The EBP also provides for medicines worth up to Dh1,500, with the insured paying 30% per prescription and there’s also ambulance and emergency healthcare cover as well.

Surgery and hospital stays

Should expats need surgery or a hospital stay while in Dubai, their portion under the co-insurance scheme will be capped at Dh500 – even if they have major surgery, worth for instance, Dh40,000.

The scheme also provides for immunisation and preventative medicine procedures for children as well as newborns.

For expats who have chronic or pre-existing medical conditions, these need to be declared when they apply for their health insurance and they will receive full cover, after a six-month waiting period.

Any emergency health care needed in relation to their condition, within the waiting period will be covered like all other claims under the scheme.

It’s important that expats also appreciate that the basic EBP plan provides cover for the issues described above, in Dubai and also for emergency treatment in Abu Dhabi and other Emirate states – though it is always wise to examine the small print and to discuss with the insurer what the plan covers within the UAE.

Enhanced health insurance plans

All expats can opt for an enhanced health insurance plan, that will provide cover in other countries,but, they may be facing premiums of Dh15,000 for it and have a product that does not provide the benefits of the EBP while overseas – and even the insurer may not agree to cover any medical expenses from outside of the UAE.

For expats needing the mandatory EBP health scheme, then the Dubai Health Authority (DHA) has issued health insurance permits to 45 recognised insurers.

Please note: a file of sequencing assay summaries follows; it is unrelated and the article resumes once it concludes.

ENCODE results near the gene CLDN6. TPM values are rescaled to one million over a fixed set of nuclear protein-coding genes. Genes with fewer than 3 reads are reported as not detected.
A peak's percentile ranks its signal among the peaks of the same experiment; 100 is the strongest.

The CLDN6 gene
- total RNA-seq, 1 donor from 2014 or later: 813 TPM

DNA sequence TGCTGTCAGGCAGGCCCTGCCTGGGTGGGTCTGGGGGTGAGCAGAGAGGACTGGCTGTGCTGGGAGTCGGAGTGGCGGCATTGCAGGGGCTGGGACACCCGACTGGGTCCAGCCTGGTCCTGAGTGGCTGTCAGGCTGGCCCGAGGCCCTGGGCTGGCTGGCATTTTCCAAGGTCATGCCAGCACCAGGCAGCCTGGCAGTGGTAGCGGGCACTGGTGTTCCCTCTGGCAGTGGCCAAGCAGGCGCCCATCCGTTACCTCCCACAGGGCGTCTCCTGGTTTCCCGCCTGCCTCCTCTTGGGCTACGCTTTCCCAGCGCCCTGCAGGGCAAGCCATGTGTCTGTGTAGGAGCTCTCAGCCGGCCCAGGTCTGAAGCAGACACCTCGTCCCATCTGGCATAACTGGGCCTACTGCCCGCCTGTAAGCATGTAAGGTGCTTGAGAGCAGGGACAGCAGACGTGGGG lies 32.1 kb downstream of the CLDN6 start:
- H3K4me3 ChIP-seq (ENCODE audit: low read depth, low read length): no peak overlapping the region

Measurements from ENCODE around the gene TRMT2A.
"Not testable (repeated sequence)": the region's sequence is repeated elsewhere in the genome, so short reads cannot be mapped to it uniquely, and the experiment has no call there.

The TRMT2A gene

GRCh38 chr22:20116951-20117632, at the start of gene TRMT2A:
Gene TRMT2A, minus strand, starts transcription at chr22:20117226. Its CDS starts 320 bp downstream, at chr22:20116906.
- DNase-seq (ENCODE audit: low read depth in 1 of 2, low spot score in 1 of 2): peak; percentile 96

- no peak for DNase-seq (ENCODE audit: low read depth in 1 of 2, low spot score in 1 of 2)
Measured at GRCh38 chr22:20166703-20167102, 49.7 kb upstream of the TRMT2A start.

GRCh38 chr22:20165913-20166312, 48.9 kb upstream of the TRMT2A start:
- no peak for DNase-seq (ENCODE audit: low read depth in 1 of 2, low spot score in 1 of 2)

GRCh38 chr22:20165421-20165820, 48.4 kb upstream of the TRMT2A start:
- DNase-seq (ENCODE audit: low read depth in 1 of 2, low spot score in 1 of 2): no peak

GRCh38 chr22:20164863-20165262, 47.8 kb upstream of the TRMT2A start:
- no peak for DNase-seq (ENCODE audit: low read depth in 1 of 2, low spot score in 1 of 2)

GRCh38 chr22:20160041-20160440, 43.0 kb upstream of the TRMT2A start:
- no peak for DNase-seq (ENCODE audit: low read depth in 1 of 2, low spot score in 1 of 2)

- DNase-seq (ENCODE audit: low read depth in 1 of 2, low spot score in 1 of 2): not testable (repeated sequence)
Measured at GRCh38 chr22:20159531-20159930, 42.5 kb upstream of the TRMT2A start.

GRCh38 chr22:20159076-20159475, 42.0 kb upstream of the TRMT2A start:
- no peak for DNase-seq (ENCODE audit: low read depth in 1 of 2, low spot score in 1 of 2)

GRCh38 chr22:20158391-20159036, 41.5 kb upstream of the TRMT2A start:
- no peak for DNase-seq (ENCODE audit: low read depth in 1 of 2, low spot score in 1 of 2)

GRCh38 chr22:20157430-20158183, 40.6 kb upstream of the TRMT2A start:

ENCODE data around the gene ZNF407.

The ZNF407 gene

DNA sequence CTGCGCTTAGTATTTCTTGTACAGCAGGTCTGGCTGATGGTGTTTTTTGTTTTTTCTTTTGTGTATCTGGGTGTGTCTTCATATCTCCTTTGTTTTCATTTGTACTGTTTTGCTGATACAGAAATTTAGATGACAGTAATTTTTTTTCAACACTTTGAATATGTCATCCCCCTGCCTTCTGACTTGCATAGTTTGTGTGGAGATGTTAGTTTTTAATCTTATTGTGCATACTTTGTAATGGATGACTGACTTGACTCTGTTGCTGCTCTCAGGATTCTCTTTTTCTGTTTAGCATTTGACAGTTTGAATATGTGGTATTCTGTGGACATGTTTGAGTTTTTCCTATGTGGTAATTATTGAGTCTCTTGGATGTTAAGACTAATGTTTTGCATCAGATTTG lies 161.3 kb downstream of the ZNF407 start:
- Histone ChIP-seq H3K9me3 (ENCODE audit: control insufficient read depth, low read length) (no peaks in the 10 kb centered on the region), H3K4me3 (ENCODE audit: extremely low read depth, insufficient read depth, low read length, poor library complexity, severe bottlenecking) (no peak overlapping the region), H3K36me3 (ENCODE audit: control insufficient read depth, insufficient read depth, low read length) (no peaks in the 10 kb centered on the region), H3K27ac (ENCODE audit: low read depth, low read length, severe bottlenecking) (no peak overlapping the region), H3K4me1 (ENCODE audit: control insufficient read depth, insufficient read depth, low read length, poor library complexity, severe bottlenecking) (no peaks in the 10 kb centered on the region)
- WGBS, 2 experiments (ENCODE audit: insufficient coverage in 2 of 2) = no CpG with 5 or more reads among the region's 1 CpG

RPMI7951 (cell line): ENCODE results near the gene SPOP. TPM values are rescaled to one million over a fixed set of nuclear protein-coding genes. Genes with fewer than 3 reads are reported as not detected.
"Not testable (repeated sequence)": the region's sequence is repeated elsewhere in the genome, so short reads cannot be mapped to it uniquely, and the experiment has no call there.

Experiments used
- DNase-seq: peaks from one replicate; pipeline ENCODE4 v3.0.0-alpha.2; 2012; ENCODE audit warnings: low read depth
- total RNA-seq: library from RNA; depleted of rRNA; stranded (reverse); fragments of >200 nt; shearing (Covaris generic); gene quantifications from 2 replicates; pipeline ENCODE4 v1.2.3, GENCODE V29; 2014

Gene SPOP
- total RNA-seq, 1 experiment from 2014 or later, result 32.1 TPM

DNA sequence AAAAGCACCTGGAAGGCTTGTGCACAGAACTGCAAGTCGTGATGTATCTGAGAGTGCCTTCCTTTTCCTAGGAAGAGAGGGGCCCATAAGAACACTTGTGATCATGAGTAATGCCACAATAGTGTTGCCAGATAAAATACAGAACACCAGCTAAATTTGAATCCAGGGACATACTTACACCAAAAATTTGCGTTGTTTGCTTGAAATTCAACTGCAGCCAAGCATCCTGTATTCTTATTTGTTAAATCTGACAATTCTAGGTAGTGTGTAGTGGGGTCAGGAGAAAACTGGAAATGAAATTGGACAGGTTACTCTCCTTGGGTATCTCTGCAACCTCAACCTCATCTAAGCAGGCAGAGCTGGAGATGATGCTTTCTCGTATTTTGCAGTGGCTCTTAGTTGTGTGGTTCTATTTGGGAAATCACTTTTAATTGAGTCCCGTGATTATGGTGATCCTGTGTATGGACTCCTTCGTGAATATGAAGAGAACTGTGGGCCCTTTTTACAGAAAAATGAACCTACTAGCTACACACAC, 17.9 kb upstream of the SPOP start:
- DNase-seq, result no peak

The move towards mandatory health insurance cover for those living in Dubai has been an unqualified success; of the four million people living there, the DHA says that 98% had health cover in place by the deadline.

It’s also important for expats to know that unlike many other mandatory health insurance schemes around the world, they cannot turn up at a hospital for treatment and instead they must visit their GP (general practitioner) or doctor who will examine the expat first and then recommend a hospital admission.

The mandatory health insurance move is part of the Emirate’s aim of providing those living there with some of the world’s best healthcare. There are also campaigns to reduce the number of people with chronic diseases such as cancer and diabetes.

Indeed, the country is climbing the charts for its quality of healthcare offering – it has risen from 2015’s position of 34th to 28th last year.

Finally, it’s not just important for peace of mind that all expats living and working in Dubai get health insurance cover for themselves but that their dependents do too, because they will need it when they apply for, or renew their visa.

Failure to comply with the need for mandatory health insurance cover may see the expat being fined Dh500 every month and then face legal complications for non-compliance which may, ultimately, lead to them being deported from Dubai.

More information

The DHA website offers a full list of health insurance providers in Dubai and more information about the mandatory scheme.